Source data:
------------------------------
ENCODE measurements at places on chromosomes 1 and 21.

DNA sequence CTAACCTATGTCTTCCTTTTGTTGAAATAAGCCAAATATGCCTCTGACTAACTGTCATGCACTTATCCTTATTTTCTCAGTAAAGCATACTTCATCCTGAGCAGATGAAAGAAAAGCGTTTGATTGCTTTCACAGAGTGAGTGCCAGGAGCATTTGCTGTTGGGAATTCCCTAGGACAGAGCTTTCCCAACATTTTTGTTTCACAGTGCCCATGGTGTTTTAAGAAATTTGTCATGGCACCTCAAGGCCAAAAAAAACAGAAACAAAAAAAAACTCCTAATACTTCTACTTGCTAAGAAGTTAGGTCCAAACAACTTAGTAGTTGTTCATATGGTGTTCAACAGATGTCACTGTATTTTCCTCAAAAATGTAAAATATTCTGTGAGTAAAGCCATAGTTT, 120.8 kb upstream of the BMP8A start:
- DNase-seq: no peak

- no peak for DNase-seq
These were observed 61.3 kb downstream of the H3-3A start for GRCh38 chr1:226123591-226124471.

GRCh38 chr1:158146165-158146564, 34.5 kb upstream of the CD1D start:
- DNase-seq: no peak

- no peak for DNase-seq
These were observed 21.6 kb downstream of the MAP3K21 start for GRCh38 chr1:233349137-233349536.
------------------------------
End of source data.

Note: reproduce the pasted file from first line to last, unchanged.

ENCODE measurements at places on chromosomes 1 and 21.

DNA sequence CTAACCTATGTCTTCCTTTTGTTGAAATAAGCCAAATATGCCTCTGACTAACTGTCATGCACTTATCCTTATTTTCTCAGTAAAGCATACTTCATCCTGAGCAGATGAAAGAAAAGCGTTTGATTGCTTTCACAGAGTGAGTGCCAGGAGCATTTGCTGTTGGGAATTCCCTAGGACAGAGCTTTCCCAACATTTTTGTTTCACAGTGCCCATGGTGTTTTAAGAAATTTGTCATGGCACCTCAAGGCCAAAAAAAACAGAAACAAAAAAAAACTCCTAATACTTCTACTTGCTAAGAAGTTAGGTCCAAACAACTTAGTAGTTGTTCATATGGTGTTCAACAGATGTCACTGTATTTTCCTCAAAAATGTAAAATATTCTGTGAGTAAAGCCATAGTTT, 120.8 kb upstream of the BMP8A start:
- DNase-seq: no peak

- no peak for DNase-seq
These were observed 61.3 kb downstream of the H3-3A start for GRCh38 chr1:226123591-226124471.

GRCh38 chr1:158146165-158146564, 34.5 kb upstream of the CD1D start:
- DNase-seq: no peak

- no peak for DNase-seq
These were observed 21.6 kb downstream of the MAP3K21 start for GRCh38 chr1:233349137-233349536.